Mountain View officials are moving full-steam ahead with plans to add thousands of new homes throughout the city, everything from low-income apartments to luxury penthouses.
But the city's roll-out of new housing has a gaping hole. New residential development is essentially nonexistent for moderate-income families -- those earning roughly between $85,000 and $130,000 a year.
The news was most recently highlighted last week in a status update on the city's Regional Housing Needs Allocation. The allocation is basically a recommended quota for how much housing should be built in Mountain View and other Bay Area cities from 2014 through 2022. During that period, Mountain View should build 527 moderate-income units. But three years in, the city hasn't built a single one.
In contrast, the report notes a glut of new high-end housing built in Mountain View. Over the last two years, the city has built more than 650 homes priced for high-earners -- more than half its quota through 2022.
Asked about this disconnect, senior city planner Martin Alkire said that the housing numbers represent a snapshot in time and might not reflect the full picture for the city. But he acknowledged the city had a growing problem on its hands.
"This is a missing income category," he said. "Before, in different economic times, this wasn't such a highlighted need, but now with incomes escalating, it's harder for the natural market to hit those numbers."
It might seem counterintuitive from a market perspective that developers aren't rushing to build more middle-class housing. Moderate-income households account for around 30 percent of Mountain View, according to 2015 U.S. census data. So if there's significant demand in the city for this type of housing, then why aren't private developers responding?
The costs just don't pencil out, said Tim Steele, vice president of the local development company Sobrato Organization. Any new housing development costs a huge sum after taking into account inflated land value, construction costs and city fees. After those expenses, housing developers see little option but to charge what the market will bear.
"There's a huge need for the middle, but there's no way to build for middle," said Steele. "The costs won't get you a return without some form of subsidy."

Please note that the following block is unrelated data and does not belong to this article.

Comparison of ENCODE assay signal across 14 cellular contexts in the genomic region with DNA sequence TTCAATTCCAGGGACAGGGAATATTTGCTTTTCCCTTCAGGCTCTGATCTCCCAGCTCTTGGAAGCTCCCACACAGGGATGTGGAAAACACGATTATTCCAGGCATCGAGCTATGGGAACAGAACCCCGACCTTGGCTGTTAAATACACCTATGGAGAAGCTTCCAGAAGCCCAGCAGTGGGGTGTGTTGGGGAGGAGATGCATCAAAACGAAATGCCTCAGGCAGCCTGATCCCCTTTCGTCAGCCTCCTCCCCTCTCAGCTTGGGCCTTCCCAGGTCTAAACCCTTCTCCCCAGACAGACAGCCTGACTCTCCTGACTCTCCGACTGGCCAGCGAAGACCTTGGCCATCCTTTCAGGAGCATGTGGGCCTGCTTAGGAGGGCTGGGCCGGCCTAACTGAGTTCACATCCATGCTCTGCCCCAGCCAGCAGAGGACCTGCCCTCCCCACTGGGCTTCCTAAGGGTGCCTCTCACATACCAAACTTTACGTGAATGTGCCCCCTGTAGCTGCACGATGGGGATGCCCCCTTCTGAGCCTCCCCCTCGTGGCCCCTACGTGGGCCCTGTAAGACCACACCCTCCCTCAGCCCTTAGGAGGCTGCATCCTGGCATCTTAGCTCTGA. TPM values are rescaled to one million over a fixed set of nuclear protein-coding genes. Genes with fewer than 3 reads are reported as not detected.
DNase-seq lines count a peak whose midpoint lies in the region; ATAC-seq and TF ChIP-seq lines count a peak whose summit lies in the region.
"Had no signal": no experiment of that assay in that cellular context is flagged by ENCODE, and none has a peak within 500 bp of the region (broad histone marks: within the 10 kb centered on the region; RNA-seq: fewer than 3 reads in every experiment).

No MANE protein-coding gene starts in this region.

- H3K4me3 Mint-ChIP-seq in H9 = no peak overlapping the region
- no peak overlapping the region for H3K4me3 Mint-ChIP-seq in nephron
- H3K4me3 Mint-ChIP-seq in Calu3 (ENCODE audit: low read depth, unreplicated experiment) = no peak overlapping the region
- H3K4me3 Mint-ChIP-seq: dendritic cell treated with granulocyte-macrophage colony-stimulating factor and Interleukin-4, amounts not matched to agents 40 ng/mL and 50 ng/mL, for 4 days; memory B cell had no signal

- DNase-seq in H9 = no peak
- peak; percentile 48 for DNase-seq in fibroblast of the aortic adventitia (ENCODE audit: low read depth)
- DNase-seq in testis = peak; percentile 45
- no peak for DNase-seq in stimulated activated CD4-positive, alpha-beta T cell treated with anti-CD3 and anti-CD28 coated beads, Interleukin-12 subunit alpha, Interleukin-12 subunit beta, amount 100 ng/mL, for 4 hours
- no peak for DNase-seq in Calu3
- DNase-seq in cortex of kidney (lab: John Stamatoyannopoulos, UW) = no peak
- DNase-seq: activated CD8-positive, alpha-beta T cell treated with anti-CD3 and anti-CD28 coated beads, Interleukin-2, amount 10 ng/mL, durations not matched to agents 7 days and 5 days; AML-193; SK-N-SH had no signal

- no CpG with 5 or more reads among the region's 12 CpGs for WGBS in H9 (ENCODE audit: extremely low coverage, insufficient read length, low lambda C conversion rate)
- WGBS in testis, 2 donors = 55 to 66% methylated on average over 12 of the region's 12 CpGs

Moderate-income housing seems stuck in this dilemma as private developers pencil out the costs. Just like a luxury condominium, a middle-market apartment project must also pay a variety of city impact fees, including a $17-per-square-foot surcharge on new developments.
The money from these fees typically goes to help finance low-income affordable housing, usually reserved for households earning less than $85,000 annually. Affordable housing has an established supply chain of tax credits, private investors, government subsidies and nonprofit advocates to help get it built.
But most pieces of that support system aren't available for moderate-income housing, leaving it with most of the drawbacks but few of the advantages of other housing categories.
Mountain View Housing Director Wayne Chen pointed out that developers don't typically set out to build moderate-income units. Instead they aim for whatever price the market rate will fetch, which in Mountain View is currently surpassing $3,000 per month in rent.
"If you boil it down to a basic supply-and-demand curve, developers are going to try to supply where it's feasible to turn a profit," Chen said. "This is the dilemma that most, if not all, cities are struggling with; moderate-income housing is the hole that everyone is trying to figure out how to fix."
Other Peninsula cities have recently reported similar numbers. San Jose, Santa Clara and Menlo Park reported an overabundance in newly built above-moderate housing and a complete lack of any moderate-income units.
The silver lining of this problem is that low-income housing is doing relatively well. Mountain View has built out 24 percent of its quota for affordable housing, putting the city on track to meet its goal. Last year, Mountain View put $36 million in development fees toward three affordable housing projects, which is expected to bring 233 new subsidized apartments by the end of next year.
Elected leaders throughout the Bay Area are searching for options to nurture more mid-market housing. Mayor Ken Rosenberg dubbed it the "doughnut hole" -- not expensive enough for the market to build, but too pricey for most public funding.
For now, Mountain View officials have tried to exert pressure on developers to consider more mid-market housing as projects come forward for review. That effort will be tested in the coming weeks as city staff fine-tune the North Bayshore precise plan, which is being heavily revised to allow Google to build around 10,000 housing units.
Traditionally, new residential projects in Mountain View are required to dedicate 10 percent or more of their housing as subsidized affordable units, usually for low-income households. Alkire, the senior planner, said his team is trying to figure out the right balance to encourage Google to dedicate a higher percentage to mid-market units.